The People's Paper was founded in May 1852 as a weekly of the revolutionary Chartists. Marx contributed to it and helped Ernest Jones, its chief editor, with the editing and organisational matters, especially in its early years. Between October 1852 and December 1856, besides publishing the articles Marx wrote specially for it, the paper reprinted the most important articles by him and Engels from the New-York Daily Tribune. At the beginning of 1856, Marx's contributions to The People's Paper became especially frequent. However, towards the end of that year Marx and Engels temporarily broke off relations with Jones and stopped contributing to his weekly because of Jones' increasing association with bourgeois radicals. The paper ceased publication in September 1858.

The New-York Daily Tribune was founded in 1841 and was published until 1924. Prior to the mid-1850s it was a left-wing paper and then it became the organ of the Republican Party. Among its contributors were prominent American writers and journalists. Charles Dana, who was strongly influenced by the ideas of utopian socialism, was one of its editors from the late 1840s. Marx contributed to the newspaper from August 1851 to March 1862. His contacts with the newspaper ceased entirely during the US Civil War.

[2] Guelphs and Ghibellines—political parties in Italy formed in the twelfth century in the period of strife between the popes and the German emperors. The Ghibellines included mostly feudal lords who supported the emperors and violently opposed the papal party of the Guelphs, which represented the upper trade and artisan strata of Italian towns. The parties existed till the fifteenth century.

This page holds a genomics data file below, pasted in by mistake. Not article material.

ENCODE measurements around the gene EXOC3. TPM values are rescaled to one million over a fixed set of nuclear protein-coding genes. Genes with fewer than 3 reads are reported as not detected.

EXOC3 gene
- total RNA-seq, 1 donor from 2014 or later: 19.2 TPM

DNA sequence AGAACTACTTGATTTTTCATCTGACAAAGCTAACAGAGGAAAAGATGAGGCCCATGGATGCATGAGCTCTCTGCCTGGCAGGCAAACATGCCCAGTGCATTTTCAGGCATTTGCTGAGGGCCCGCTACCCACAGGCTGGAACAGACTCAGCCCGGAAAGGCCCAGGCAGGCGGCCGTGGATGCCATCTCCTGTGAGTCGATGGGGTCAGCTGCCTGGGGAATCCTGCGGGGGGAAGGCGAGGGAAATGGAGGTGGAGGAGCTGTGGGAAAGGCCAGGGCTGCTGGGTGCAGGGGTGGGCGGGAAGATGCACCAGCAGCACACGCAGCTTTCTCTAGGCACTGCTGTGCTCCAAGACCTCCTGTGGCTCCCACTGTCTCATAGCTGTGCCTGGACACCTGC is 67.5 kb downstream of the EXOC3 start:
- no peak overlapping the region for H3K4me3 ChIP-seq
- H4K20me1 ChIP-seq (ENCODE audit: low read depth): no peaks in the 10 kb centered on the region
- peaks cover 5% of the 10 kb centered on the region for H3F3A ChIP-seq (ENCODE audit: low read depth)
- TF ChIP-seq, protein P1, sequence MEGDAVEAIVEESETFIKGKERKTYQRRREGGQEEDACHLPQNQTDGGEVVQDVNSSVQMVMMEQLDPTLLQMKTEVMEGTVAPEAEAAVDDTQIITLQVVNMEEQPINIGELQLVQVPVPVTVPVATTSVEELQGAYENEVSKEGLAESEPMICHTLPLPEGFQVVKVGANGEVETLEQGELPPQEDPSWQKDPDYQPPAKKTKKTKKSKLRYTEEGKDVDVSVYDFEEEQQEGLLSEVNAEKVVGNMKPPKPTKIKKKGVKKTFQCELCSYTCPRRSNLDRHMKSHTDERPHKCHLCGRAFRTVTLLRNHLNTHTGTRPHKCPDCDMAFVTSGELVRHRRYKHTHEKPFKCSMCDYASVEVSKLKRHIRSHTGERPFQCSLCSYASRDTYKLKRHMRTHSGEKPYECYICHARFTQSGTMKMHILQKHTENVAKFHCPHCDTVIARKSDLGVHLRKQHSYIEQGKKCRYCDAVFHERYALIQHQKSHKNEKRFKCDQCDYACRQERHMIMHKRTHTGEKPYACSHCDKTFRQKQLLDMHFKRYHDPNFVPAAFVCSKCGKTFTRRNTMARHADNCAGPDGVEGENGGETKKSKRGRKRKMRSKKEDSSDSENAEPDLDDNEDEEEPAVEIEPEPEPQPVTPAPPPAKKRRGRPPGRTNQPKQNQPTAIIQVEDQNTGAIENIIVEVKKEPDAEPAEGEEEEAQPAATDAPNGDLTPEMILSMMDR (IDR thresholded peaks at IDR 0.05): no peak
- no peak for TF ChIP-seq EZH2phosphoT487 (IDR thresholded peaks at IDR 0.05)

[3] Marx is referring to the wars of the Spanish (1701-14) (see Note 236↓) and the Austrian (1740-48) Succession. As a result of the first war, under the Treaty of Utrecht (1713) Savoy obtained Sicily, Montferrato and part of the duchy of Milan. The Duke of Savoy became King of Sicily. In 1720 Savoy, Piedmont and Sardinia, which had been ceded to Savoy in compensation for Sicily seized by Spain in 1718, formed the Kingdom of Sardinia ruled by the kings of the Savoy dynasty. The War of the Austrian Succession ended with the Peace Treaty of Aachen (1748) under which the Kingdom of Sardinia received from Austria part of the Principality of Pavia and some other Austrian possessions in Italy.

[4] In conformity with a secret article of a treaty concluded between France and Austria on May 30, 1814 the Republic of Genoa was placed under the aegis of the Savoy dynasty.

This treaty also determined the future of Venice and Lombardy, officially fixed in Article 93 of the Final Act of the Congress of Vienna on June 9, 1815.

[5] The Holy Alliance—an association of European monarchs founded in September 1815 on the initiative of the Russian Tsar Alexander I and the Austrian Chancellor Metternich to suppress revolutionary movements and preserve feudal monarchies in the European countries.

[6] There was vague information about the Sardinian memorandum in the press (see The Times, No. 22330, April 1, 1856). Presumably this refers to the Note by Count Cavour, the Prime Minister and Minister of Foreign Affairs of Piedmont, of March 27, 1856, which he sent to the French Minister of Foreign Affairs Count Walewski and the British Foreign Secretary Lord Clarendon. The Note concerned the situation in the Papal States, occupied by Austrian and French troops, and in the Kingdom of Naples.

The Italian question was discussed at a session of the Congress of Paris on April 8, 1856. Cavour used the text of the Note as the basis of .his speech in which he came out against the Austrian domination in Italy and tried to persuade the audience to resolve the Italian question in favour of the Sardinian monarchy.

The domestic policy of King Ferdinand II of Naples was subjected to harsh criticism by Cavour and other speakers in the course of the discussion on April 8. On April 16, 1856, at the closing session of the Congress, the Piedmontese plenipotentiaries handed another memorandum on the same issue to Britain and France which Marx cites in this Article.